Water contaminants can be either chemical or physical, and include sediment from soil runoff and the chemicals that stick to the sediments like gum on the bottom of a shoe. Animal and human waste that can spread bacteria and protozoa may also be found in natural water sources, and algae and other water molds can contain harmful bacteria and protozoa parasites as well. Viruses may also be present in natural water sources, though they’re uncommon in water in North America. Any of the above can have you spending more time on the porcelain throne than you’d like.
What are other options for portable water purification besides water purification filters?
Halazone tablets, chlorine tablets, and chlorine dioxide contain chemicals for effective water purification—but chemical treatments can take up to 30 minutes to fully clean the water of bacteria and protozoa, making them less than ideal for the thirsty hiker. When used frequently, water treatment chemicals can also attack healthy bacteria in your body, so they’re not recommended for extended use. Other effective methods of water purification include processes using UV light and distillation.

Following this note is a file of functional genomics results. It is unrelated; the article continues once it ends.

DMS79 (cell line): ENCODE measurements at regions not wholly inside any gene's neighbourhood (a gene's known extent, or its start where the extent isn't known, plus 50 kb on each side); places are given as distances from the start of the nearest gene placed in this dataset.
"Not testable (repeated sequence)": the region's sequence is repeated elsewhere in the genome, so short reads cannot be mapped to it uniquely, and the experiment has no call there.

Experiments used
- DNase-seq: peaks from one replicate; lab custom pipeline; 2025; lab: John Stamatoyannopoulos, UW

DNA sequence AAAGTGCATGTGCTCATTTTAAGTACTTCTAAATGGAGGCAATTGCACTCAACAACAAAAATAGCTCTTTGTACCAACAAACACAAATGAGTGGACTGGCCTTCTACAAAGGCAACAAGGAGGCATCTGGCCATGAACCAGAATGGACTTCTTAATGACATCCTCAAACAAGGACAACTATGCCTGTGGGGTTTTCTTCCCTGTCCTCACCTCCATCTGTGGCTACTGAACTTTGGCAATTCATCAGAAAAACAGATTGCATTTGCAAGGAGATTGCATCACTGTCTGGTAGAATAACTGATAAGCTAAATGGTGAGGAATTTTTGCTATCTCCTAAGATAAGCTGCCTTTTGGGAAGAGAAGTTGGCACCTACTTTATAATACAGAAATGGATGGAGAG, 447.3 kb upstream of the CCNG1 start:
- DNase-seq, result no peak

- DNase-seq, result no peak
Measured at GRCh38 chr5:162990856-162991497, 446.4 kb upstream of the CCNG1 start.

Do water purification filters work on water with chlorine and other chemicals in it?
Filters are more effective on physical contaminants and microscopic bacteria, because chemicals dissolve in water. But a ceramic or charcoal filter can help to reduce the odor and taste of chlorine.
How many liters of water should I drink a day?
Most experts agree that two liters of water a day, or half a gallon, is enough to stay hydrated. But if your only goal is to not die of dehydration, you’ll need about one liter per day to avoid becoming a dried-up human shell.
How do I decide which type of water filter is right for me?